Magazine article Black Issues in Higher Education

Washington Governor Wants to Make Promise Scholarships Permanent

Magazine article Black Issues in Higher Education

Washington Governor Wants to Make Promise Scholarships Permanent

Article excerpt

OLYMPIA, Wash. -- Although more than 2,000 high school seniors will be eligible this spring to receive state-funded college scholarships along with their diplomas, the future of Washington Promise Scholarships is in doubt while backers scrounge for funding.

The popular program was only funded by the Legislature for two years. Now Gov. Gary Locke, leading lawmakers and education lobbying groups are pushing a pair of bills that would establish a long-term Promise Scholarship program and expand the criteria to allow more applicants.

Lawmakers say they hope the scholarships will encourage young students to study hard and perform well on the new Washington Assessment of Student Learning test.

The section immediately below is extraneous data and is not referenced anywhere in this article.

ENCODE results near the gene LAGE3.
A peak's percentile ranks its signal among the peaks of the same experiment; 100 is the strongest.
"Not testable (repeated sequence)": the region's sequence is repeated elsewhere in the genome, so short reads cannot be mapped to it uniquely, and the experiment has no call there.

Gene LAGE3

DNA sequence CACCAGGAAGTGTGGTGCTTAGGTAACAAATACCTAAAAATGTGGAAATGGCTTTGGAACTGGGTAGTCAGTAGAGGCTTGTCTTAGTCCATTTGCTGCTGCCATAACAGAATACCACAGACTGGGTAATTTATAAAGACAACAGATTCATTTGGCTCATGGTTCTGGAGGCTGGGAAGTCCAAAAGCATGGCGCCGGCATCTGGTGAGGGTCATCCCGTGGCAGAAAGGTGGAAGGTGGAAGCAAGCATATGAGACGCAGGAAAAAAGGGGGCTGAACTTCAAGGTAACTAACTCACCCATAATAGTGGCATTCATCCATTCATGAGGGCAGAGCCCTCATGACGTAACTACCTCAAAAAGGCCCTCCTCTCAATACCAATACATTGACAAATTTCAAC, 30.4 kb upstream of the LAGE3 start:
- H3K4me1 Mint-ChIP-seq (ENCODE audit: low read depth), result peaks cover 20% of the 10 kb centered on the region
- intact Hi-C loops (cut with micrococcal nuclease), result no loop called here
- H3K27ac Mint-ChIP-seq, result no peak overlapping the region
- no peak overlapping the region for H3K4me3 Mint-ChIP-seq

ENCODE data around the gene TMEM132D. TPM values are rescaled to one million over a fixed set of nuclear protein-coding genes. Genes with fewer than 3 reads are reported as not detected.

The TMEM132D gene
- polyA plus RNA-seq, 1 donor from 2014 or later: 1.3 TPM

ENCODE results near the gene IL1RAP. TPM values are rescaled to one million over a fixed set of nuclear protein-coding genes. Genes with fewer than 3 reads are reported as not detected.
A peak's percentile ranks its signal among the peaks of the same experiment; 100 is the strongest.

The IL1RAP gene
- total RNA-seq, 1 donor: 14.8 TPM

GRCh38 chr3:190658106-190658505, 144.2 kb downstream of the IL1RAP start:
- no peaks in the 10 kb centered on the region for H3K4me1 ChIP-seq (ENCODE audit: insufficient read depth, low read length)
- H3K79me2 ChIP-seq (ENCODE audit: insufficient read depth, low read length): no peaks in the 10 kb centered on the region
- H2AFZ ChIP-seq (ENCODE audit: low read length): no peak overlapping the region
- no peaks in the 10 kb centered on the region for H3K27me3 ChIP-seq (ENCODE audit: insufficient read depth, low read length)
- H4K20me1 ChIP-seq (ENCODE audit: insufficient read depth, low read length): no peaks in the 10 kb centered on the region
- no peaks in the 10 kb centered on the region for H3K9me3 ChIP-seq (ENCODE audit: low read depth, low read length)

"We want to make sure it's an incentive to 10th graders to take the 10th-grade test and pass it the first time," Senate Education Committee Chairwoman Rosemary McAuliffe, D-Bothell, said. "We want to put some teeth in the test and this is one of the tools."

The scholarships provide about two years' worth of full-time community college tuition and can be used at public and private schools in Washington. The actual amount fluctuates based on the number of eligible students. …

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